Alliance Française Review: It's Very Hit And Miss
- Written byAdrien Renault
- Read time3 mins
- Very detailed and comprehensive
- Access to an outstanding library of French resources
- Well-trained teachers
- Very hit and miss in terms of quality
- Large classes (less attention)
- Too much English used in classroom
An established, not-for-profit organization which aims to promote the French language and culture worldwide with branches all over the globe. While Alliance Française is comprehensive and detailed, the quality will really depend on your location, teacher and classmates.
The Alliance Française has a long history.
It was founded in Paris in 1883 by a group of professional men that included the author, Jules Verne; the scientist, Louis Pasteur; and the diplomat, Ferdinand de Lesseps.
On the cover of its first bulletin, published in 1884, the mission of the Alliance Française was described as:
“Pour la propagation de la langue française dans les colonies et á l’étranger.”
This translates to:
“To extend the French language to the colonies and overseas countries.”
More than 125 years later, it would appear that the Alliance Française is still succeeding in its mission of bringing the French language and culture to large numbers of people, wherever they live in the world. Each year, more than 450,000 people learn French at the Alliance Française and over six million people attend the cultural events.
If you are learning the French language and are interested in French culture, your local branch of the Alliance Française should be one of the first places you check out.
The Alliance Française is a not-for-profit organization which aims to promote the French language and culture worldwide.
It operates on all five continents through more than 1,000 local offices in 136 countries, from Argentina to Australia, and from Canada to China.
Alliance Française courses for French
The Alliance Française offers French lessons for adults and children.
Adult students progress through six levels that range from beginners’ French to superior French. New students, who can already speak and write some French, are assessed and placed at the correct level.
They now offer online or “virtual” classes too for those of us stuck in lockdown and unable to travel.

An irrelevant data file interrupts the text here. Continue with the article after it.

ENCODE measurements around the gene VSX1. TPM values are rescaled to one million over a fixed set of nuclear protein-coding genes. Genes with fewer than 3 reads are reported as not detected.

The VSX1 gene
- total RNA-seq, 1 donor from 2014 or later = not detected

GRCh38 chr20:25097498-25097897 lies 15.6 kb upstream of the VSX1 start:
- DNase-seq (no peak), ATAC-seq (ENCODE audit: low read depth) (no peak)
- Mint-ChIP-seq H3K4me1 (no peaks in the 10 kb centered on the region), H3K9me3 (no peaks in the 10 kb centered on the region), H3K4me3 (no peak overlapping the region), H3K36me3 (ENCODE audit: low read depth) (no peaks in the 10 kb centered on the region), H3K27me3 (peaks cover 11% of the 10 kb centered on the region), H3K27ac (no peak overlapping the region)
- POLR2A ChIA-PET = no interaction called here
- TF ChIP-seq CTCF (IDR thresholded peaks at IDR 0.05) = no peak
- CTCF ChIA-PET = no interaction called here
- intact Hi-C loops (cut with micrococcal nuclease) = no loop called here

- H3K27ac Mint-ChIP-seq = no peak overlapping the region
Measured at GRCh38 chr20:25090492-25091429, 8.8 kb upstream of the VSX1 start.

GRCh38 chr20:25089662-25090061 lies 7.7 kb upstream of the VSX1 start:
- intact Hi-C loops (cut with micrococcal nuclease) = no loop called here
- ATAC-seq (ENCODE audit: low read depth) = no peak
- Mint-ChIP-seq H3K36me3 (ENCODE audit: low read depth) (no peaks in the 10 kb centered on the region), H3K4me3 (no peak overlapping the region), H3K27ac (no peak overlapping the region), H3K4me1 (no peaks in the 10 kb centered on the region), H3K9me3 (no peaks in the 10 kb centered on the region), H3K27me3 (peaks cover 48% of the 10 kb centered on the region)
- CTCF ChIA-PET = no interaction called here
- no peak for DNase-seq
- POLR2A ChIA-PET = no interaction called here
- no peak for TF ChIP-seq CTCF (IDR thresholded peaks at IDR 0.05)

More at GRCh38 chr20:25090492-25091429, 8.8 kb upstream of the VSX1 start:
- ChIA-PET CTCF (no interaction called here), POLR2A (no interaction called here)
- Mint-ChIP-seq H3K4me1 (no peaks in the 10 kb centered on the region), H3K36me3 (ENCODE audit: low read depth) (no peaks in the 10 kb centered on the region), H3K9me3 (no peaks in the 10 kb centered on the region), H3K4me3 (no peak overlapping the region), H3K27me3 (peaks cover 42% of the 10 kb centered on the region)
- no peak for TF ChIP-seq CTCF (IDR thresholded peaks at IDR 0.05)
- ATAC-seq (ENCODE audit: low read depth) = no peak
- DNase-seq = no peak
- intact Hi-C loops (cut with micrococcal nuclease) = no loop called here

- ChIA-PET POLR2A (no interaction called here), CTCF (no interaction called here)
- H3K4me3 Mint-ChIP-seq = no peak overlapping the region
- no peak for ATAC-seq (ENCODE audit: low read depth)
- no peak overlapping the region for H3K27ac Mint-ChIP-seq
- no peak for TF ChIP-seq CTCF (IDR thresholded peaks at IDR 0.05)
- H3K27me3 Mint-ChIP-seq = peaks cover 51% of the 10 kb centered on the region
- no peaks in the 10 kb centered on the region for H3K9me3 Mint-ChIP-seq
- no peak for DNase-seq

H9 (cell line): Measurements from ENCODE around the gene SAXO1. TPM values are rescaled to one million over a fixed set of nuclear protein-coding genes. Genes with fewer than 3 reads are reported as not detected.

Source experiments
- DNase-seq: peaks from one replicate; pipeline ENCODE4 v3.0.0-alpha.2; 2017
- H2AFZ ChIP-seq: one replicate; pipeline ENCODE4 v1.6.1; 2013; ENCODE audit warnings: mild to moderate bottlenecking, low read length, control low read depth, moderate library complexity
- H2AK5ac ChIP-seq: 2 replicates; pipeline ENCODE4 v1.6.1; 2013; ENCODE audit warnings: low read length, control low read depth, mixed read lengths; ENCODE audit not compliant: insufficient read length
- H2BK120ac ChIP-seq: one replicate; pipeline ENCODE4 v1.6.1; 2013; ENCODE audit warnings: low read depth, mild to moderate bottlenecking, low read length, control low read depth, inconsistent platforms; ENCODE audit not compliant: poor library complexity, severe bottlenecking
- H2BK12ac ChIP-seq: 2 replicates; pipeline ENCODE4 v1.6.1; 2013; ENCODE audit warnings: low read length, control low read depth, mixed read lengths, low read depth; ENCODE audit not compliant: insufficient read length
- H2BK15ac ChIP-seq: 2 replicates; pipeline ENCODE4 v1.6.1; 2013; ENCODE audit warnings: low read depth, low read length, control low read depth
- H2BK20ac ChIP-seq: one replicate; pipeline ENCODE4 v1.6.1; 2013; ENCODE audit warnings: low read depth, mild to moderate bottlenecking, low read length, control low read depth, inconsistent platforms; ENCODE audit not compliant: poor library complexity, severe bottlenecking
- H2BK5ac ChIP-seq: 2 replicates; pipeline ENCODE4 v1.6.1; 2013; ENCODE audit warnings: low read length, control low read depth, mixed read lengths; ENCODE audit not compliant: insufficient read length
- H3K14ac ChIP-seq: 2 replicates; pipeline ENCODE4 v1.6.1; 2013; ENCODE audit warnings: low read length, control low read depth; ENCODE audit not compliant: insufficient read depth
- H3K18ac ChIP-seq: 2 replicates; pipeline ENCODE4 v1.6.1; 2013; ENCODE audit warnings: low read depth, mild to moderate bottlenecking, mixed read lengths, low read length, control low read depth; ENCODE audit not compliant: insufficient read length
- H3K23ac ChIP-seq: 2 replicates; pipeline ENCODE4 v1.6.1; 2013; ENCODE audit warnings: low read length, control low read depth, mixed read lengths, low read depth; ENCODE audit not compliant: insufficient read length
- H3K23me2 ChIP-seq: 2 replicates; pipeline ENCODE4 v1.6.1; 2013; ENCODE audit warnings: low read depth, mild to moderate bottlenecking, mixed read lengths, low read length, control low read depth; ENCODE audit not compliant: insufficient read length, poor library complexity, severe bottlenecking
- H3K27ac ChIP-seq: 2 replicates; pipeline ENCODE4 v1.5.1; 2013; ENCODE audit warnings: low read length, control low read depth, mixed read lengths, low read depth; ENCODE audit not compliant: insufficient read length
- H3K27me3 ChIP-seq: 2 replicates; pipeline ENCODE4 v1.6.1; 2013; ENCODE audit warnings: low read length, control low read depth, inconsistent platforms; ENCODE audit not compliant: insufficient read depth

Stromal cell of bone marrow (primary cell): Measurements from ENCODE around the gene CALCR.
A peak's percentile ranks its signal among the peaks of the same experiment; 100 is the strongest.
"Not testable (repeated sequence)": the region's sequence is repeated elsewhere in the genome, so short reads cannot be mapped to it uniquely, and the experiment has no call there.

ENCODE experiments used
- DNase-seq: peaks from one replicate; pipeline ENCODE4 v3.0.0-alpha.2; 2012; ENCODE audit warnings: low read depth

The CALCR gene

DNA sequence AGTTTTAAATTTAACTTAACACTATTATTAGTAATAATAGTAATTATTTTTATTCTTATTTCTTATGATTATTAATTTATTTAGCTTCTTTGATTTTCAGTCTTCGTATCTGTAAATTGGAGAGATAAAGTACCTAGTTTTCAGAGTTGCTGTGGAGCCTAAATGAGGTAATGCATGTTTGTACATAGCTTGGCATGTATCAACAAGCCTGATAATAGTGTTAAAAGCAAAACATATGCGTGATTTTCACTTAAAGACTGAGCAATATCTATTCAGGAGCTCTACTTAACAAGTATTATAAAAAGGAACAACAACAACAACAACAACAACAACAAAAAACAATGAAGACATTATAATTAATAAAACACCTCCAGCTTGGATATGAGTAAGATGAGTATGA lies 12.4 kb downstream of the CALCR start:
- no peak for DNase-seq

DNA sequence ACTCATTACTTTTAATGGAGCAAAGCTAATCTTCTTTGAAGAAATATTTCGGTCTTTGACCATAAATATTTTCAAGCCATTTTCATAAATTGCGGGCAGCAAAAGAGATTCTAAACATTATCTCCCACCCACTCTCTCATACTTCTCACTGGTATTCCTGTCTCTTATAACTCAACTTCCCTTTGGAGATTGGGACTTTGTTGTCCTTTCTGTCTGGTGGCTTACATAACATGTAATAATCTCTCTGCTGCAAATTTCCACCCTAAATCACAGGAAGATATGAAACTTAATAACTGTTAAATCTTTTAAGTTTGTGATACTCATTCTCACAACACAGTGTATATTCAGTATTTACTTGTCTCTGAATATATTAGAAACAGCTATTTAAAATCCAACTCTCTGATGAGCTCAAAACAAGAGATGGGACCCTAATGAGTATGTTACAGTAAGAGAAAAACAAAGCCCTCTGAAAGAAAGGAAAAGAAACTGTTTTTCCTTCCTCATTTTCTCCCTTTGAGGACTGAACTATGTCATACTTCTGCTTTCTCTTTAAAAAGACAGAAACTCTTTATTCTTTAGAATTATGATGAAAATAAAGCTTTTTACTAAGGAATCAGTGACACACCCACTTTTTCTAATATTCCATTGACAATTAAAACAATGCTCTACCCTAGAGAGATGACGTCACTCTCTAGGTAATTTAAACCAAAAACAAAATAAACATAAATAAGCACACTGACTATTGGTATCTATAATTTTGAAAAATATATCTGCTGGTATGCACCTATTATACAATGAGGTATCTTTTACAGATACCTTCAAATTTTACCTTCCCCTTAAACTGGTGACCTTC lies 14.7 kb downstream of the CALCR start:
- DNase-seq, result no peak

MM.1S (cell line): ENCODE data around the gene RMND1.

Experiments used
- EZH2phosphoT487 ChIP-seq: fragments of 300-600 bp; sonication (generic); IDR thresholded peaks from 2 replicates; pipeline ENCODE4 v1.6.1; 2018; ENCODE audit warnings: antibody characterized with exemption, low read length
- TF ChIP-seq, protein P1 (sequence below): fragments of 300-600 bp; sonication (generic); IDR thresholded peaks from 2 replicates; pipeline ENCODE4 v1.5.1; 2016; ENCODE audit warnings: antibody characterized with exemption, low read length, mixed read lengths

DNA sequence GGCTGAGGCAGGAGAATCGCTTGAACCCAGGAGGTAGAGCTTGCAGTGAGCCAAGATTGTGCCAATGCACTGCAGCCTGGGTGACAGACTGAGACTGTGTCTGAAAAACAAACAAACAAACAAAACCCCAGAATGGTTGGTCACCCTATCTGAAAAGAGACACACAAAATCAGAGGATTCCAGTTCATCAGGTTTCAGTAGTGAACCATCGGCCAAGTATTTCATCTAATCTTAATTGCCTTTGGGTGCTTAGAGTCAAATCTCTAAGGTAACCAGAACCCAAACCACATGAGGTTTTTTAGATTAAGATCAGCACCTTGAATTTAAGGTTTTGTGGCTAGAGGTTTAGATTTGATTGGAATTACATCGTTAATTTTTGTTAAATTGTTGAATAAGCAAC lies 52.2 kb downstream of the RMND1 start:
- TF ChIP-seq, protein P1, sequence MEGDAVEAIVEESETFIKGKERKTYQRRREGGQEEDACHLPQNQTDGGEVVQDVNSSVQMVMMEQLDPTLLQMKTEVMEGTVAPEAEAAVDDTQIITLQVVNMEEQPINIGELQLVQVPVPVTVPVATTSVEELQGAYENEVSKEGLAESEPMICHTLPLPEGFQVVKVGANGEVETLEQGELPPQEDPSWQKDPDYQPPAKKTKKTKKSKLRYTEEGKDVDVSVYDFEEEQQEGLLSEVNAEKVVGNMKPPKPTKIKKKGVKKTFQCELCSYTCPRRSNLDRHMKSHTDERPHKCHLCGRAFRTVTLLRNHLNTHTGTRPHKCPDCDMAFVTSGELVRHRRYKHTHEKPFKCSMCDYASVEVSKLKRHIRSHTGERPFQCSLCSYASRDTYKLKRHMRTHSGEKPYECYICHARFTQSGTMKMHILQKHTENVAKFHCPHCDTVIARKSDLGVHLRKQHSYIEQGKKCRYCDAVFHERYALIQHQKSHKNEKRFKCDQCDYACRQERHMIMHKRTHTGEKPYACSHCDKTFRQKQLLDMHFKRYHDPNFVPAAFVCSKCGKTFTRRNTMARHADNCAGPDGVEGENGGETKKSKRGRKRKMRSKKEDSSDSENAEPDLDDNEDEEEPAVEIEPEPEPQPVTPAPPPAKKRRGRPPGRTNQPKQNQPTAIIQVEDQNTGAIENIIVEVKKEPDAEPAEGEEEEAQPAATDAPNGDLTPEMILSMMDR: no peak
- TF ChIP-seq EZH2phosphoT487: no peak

When teaching children, the Alliance Française aims to teach French in a fun way.
The children learn through playing games in French and doing fun activities, such as crafts.
The teacher, who is a native French speaker, speaks in French for the majority of the lesson, so that the children become used to hearing and understanding French.
Businesses, schools and organizations
As well as group and private one-to-one French lessons at the offices of the Alliance Française, the organization is also able to arrange French lessons for businesses, schools, and other organizations, both on-site and off-site. These lessons are tailored towards the specific requirements of the organization concerned.
French resource library
At each branch of the Alliance Française, you will find a library. For a small annual membership fee, you can borrow books in French for adults and children, French DVDs, CDs, games, magazines, and other materials that will help you to improve your French.
Each branch of the Alliance Française organizes cultural events. These range from French wine tasting to quiz nights.
Some events are aimed at adults and others are primarily for children, such as French Christmas celebrations.
French movie evenings and French film festivals are popular events organized by many of the local Alliance Française branches.
French movies are shown, often with subtitles in the local language, and there is an opportunity to socialize in French after the movie when drinks and snacks are served.
French social gatherings
Informal social evenings, where members and students meet for drinks and talk in French, are also popular.
They give students of all levels the opportunity to practice their French language skills in a relaxed atmosphere.
At the larger branches of the Alliance Française, you can relax in the café and savor delicious French food, such as croissants and baguettes. Drinks, such as café au lait (coffee with milk) and wine, are also served.
Like any franchise, you’re going to find that some do it well and others do it poorly.
The Alliance Française is hit and miss in this regard.
It’s also quite expensive (considering you now have online French course options that are less expensive).
Other than this, Alliance Française is fantastic.
Google to find your local branch of the Alliance Française and enquire about courses/pricing to immerse yourself in the French language and culture.
Have you studied at Alliance Française?
Let us know below! 🙂
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